BOSTON — For Democrats and charities, former Congressman Marty Meehan is the gift that keeps on giving.
Meehan left Congress in 2007 with nearly $5 million in his campaign war chest. Since then he has given $683,400 to Democrats and Congressional candidates in Nevada, Florida, Pennsylvania, Rhode Island and other states, according to his reports to the Federal Election Commission.
That includes $210,000 to the Democratic Congressional Campaign Committee, the fundraising arm of Democrats in the U.S. House of Representatives, and $68,500 to the Massachusetts Democratic Party. But it doesn’t include thousands of dollars in personal contributions Meehan has made to state Democratic lawmakers.
Meehan, who left Congress to become chancellor of the University of Massachusetts Lowell, has also been generous to national and local charities. He’s given $349,055 from his campaign funds to nonprofits including Greater Lowell Music Theatre, The Salvation Army, The Jimmy Fund, The Immaculate Conception Church in Lowell, Lowell General Hospital, The Lowell Plan and dozens of other causes.
The biggest recipient of Meehan’s charity is a group that bears his own name — the Marty Meehan Educational Fund — and gives scholarships to Massachusetts college students who lost a parent or loved one in the Sept. 11, 2001 terrorist attacks.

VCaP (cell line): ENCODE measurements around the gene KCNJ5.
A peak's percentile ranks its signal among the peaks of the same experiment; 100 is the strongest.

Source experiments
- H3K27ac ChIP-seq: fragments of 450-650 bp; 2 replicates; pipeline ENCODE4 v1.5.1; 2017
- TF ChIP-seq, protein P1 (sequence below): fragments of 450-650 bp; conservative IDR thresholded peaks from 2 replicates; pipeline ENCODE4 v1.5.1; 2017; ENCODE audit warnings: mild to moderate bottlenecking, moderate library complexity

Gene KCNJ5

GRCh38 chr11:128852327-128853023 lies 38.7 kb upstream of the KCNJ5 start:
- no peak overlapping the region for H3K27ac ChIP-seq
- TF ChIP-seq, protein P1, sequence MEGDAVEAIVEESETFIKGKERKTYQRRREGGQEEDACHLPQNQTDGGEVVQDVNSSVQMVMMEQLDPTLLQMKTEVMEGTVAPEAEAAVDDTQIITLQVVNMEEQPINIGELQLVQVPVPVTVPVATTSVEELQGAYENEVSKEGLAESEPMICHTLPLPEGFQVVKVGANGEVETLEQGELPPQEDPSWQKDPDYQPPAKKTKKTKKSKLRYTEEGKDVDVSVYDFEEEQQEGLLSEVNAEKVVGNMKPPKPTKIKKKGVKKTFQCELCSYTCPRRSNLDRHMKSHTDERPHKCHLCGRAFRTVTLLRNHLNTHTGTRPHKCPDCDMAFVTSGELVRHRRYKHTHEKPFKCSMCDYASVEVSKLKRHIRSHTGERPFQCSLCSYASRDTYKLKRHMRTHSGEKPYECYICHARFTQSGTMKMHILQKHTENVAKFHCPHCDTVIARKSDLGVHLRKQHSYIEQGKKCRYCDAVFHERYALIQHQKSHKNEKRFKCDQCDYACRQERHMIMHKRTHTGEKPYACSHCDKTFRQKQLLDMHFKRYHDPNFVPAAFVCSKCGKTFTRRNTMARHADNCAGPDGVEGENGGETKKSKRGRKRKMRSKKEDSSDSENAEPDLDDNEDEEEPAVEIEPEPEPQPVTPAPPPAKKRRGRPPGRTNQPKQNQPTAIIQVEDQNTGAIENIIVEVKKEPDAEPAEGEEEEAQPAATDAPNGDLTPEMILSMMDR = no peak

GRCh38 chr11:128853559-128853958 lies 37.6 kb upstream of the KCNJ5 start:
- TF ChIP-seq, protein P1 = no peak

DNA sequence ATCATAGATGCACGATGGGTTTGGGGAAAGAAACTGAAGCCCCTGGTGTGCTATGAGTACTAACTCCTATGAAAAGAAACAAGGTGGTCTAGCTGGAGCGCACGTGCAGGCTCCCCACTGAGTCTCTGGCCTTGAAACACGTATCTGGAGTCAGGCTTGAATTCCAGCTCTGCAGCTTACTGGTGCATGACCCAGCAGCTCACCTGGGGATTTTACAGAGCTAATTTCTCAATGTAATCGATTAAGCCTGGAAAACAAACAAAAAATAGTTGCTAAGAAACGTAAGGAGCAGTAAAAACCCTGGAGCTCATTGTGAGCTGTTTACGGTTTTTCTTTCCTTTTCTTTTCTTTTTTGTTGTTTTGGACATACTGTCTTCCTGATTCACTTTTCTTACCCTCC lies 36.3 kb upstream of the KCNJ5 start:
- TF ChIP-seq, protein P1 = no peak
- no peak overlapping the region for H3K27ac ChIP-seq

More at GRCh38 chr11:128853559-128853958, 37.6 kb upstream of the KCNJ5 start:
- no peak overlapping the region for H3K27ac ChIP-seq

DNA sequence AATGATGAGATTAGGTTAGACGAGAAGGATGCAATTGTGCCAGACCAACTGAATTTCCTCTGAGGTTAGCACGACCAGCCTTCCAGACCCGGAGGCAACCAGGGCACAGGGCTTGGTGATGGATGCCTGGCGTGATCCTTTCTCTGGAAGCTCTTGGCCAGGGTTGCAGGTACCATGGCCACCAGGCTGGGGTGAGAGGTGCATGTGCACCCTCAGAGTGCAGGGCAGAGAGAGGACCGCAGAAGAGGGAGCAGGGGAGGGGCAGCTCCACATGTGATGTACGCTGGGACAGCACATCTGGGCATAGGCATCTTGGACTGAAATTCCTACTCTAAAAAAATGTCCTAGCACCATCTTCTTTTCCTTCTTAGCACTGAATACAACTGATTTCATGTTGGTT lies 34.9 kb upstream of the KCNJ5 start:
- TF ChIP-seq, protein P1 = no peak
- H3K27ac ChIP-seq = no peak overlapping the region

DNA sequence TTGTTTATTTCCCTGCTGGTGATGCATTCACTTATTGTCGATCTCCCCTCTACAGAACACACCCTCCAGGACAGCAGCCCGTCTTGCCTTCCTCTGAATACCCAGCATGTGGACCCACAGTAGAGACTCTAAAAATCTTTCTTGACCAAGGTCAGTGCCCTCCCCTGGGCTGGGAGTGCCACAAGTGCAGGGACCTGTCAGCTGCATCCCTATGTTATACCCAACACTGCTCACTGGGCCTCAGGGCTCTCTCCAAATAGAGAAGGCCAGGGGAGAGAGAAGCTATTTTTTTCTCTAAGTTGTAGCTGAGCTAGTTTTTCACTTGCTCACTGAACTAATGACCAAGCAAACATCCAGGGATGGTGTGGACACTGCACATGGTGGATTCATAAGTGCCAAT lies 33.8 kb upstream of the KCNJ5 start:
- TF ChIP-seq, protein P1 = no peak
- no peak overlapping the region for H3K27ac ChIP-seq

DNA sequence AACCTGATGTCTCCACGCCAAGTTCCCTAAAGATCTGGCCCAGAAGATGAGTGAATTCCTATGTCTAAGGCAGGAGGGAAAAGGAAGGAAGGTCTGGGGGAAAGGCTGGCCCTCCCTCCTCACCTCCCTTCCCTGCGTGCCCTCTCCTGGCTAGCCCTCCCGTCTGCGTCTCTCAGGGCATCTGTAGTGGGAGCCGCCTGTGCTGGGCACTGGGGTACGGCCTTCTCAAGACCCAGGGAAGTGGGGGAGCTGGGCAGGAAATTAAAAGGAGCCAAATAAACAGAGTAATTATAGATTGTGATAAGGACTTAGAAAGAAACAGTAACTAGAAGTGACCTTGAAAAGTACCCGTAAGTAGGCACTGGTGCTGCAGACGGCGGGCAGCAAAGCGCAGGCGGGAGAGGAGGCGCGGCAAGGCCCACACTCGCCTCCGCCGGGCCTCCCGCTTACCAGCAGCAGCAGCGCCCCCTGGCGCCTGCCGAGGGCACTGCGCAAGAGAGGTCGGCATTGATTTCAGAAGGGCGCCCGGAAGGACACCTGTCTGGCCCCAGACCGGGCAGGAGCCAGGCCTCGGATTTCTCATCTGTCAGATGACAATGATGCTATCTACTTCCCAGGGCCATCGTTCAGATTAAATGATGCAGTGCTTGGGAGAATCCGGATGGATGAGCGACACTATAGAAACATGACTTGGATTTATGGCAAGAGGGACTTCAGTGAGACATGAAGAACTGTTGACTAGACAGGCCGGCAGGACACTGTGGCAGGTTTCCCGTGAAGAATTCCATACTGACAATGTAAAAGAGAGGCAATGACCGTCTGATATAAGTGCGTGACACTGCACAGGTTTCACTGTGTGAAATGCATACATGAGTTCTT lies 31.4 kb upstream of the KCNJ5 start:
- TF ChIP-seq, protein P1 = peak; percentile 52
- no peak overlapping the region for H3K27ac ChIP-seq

Meehan’s largesse is more than just generosity, say political observers, who point out that his contributions to state and congressional lawmakers boost UMass Lowell’s profile, which can translate into funding for the state university.
Meehan, who spent 15 years in Congress, defends his use of the campaign money, accumulated over years of fundraising. He denies that he is lobbying by doling out the cash.
He says the expenses are legitimate and based on requests he receives from party officials and candidates, as well as charitable groups that know he’s sitting on a large sum of cash.
“The money would be gone by now if I responded to every request for funds,” said Meehan, who still has about $4.5 million in extra campaign cash. “We say no to as many people as we say yes to.”